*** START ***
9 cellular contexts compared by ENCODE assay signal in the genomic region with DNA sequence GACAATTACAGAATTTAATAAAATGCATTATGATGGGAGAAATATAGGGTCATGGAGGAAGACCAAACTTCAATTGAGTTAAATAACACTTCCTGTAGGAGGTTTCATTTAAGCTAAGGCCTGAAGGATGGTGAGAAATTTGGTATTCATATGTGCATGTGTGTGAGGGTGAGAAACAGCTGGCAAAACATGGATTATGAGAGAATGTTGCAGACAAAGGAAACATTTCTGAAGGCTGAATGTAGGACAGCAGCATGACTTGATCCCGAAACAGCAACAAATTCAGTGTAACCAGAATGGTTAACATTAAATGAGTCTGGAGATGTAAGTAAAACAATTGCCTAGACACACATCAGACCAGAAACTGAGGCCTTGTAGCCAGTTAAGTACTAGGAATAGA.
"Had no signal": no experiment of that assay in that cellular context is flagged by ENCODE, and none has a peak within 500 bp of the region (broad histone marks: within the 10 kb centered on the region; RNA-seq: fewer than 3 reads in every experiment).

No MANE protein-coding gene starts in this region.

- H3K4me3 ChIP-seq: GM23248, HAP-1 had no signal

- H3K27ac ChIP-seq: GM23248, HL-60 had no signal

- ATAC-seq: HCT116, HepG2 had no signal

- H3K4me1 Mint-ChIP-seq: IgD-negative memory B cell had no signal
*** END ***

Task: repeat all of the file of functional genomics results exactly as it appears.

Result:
9 cellular contexts compared by ENCODE assay signal in the genomic region with DNA sequence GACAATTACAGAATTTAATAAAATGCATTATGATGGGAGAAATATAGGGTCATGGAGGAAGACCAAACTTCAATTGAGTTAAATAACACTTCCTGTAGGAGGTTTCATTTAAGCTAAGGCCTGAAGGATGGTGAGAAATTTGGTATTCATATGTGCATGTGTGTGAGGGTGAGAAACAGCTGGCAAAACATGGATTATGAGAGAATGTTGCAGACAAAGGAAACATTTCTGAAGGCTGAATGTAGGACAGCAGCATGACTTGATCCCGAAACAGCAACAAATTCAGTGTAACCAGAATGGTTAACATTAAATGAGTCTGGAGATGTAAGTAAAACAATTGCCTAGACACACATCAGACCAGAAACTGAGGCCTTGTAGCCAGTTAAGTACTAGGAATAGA.
"Had no signal": no experiment of that assay in that cellular context is flagged by ENCODE, and none has a peak within 500 bp of the region (broad histone marks: within the 10 kb centered on the region; RNA-seq: fewer than 3 reads in every experiment).

No MANE protein-coding gene starts in this region.

- H3K4me3 ChIP-seq: GM23248, HAP-1 had no signal

- H3K27ac ChIP-seq: GM23248, HL-60 had no signal

- ATAC-seq: HCT116, HepG2 had no signal

- H3K4me1 Mint-ChIP-seq: IgD-negative memory B cell had no signal